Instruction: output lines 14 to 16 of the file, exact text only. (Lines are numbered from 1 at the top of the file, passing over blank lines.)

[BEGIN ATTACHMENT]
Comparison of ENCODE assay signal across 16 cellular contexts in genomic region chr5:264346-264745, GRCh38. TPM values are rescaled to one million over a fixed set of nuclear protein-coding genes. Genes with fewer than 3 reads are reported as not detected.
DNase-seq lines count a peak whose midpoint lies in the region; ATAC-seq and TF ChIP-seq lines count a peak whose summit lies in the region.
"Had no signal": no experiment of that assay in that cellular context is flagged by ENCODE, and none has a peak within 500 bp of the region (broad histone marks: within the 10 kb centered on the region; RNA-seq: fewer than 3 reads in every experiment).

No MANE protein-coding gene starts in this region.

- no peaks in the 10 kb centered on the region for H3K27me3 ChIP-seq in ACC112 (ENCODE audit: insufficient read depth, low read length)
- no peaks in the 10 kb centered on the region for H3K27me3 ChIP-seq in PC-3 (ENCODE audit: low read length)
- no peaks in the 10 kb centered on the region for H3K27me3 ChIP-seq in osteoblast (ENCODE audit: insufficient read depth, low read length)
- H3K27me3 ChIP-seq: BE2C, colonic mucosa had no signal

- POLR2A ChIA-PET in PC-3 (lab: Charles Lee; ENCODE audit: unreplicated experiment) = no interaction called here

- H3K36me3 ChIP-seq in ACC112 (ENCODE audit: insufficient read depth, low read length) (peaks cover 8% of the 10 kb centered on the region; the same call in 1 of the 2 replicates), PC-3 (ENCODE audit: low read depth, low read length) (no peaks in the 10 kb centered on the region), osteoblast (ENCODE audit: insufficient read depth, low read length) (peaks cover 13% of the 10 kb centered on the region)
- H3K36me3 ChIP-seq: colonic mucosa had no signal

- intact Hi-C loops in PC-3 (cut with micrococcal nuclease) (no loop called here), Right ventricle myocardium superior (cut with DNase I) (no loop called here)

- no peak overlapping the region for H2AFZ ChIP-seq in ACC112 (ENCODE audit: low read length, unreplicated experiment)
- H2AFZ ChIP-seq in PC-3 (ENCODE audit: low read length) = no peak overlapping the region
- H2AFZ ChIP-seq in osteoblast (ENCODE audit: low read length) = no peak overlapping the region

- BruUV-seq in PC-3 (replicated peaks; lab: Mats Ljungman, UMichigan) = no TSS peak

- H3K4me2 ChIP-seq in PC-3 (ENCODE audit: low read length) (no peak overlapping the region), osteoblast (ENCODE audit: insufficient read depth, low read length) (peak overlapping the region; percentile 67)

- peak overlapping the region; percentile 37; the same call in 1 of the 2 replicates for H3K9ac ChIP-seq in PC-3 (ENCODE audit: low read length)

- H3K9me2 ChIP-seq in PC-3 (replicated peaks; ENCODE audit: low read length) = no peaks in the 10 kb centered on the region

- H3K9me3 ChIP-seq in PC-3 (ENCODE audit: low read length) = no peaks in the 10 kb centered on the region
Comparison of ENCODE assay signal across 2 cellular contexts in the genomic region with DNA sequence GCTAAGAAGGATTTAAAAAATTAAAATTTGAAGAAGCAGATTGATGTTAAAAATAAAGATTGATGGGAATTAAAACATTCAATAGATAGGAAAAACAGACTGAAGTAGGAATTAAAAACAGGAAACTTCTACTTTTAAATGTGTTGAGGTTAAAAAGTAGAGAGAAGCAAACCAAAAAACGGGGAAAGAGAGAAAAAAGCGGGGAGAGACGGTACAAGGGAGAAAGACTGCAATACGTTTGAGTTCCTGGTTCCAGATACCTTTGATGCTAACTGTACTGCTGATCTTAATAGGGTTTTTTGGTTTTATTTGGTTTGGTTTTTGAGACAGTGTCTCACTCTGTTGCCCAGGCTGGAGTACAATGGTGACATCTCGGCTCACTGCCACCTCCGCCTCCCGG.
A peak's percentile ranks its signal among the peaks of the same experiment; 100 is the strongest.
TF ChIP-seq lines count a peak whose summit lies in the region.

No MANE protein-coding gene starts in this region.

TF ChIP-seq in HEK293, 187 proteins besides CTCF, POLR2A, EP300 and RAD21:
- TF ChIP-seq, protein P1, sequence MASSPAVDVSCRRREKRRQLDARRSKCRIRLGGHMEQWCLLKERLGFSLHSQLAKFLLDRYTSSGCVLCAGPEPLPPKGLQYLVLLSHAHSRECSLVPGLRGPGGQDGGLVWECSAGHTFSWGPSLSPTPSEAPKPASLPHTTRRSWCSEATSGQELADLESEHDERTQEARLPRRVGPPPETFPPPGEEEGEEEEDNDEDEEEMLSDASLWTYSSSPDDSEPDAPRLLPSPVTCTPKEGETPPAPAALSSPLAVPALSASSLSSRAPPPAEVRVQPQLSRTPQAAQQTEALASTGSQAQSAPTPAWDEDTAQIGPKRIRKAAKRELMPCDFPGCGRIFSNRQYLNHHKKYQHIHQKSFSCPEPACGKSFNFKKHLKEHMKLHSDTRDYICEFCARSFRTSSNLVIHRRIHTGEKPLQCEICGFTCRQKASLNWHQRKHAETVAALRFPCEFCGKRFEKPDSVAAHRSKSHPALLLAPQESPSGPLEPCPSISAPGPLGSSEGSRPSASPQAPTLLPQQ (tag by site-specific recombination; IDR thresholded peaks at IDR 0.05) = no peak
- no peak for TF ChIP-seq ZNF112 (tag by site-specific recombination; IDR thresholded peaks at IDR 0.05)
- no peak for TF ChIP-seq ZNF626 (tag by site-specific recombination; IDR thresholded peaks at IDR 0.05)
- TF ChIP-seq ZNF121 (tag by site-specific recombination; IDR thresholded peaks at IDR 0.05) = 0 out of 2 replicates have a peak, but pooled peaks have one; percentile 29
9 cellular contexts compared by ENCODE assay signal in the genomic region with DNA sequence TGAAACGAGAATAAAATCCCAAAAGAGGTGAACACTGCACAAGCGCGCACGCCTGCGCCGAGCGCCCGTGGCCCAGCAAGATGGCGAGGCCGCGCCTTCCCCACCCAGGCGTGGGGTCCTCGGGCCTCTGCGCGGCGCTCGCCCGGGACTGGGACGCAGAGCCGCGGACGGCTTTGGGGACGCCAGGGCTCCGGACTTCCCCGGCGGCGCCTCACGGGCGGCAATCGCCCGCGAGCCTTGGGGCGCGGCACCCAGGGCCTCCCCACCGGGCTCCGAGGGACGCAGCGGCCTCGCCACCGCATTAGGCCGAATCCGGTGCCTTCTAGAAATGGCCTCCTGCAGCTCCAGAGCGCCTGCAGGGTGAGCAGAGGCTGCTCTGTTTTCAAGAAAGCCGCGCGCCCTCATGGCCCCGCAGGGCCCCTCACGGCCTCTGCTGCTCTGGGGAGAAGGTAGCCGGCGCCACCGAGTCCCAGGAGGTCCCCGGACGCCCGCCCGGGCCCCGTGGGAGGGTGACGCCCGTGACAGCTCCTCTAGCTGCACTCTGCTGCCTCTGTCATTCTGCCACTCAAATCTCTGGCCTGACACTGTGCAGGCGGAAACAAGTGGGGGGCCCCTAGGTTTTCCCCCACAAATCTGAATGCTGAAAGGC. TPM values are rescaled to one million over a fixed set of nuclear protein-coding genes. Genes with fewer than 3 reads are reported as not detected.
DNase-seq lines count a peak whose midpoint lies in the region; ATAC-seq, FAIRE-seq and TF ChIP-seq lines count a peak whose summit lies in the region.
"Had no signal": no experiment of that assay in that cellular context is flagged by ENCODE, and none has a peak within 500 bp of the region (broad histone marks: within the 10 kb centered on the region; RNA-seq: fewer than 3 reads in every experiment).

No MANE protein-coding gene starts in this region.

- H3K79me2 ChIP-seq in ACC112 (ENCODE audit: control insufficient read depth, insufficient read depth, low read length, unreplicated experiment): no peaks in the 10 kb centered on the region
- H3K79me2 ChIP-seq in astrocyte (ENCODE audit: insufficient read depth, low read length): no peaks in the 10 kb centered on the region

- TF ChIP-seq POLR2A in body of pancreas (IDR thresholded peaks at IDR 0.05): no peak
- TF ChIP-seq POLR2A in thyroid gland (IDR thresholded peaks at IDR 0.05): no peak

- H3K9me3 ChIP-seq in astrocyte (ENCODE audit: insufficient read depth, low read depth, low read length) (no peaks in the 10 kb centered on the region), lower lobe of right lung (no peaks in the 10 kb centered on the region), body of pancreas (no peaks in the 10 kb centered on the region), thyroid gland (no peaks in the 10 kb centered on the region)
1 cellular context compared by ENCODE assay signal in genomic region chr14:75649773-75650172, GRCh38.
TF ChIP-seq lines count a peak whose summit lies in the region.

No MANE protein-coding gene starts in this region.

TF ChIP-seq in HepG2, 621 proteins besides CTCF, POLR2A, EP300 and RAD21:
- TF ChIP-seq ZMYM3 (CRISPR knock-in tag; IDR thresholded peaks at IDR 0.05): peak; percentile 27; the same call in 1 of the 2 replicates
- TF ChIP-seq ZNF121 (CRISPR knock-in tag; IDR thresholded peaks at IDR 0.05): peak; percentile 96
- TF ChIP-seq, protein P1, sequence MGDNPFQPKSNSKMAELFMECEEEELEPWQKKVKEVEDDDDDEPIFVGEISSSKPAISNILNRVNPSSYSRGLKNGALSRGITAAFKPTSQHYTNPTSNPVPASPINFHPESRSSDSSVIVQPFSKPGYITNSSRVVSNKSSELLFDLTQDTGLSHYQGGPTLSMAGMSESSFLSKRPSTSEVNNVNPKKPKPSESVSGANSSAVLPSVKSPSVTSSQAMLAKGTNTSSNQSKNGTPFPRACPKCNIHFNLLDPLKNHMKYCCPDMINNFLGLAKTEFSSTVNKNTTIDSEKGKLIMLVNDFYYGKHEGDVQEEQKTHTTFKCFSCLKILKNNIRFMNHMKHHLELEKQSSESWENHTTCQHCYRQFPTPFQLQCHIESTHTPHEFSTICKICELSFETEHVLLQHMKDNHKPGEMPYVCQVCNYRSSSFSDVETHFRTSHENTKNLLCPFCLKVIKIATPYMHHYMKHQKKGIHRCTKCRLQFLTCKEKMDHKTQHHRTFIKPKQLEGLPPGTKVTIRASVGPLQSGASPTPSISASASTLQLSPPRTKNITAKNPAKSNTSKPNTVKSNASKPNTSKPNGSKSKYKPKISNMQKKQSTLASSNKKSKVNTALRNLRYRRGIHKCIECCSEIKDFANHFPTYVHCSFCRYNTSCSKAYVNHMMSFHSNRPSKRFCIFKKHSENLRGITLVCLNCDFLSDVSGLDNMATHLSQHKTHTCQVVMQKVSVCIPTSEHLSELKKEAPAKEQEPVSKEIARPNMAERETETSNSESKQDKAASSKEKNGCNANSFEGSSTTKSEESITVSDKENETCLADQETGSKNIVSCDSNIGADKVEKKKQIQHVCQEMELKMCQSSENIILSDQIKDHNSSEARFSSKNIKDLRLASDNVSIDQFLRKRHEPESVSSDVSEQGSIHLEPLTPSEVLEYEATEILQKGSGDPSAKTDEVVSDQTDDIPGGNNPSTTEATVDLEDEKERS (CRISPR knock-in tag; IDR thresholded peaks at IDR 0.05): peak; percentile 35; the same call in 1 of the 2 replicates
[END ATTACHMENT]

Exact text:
- H2AFZ ChIP-seq in PC-3 (ENCODE audit: low read length) = no peak overlapping the region
- H2AFZ ChIP-seq in osteoblast (ENCODE audit: low read length) = no peak overlapping the region

- BruUV-seq in PC-3 (replicated peaks; lab: Mats Ljungman, UMichigan) = no TSS peak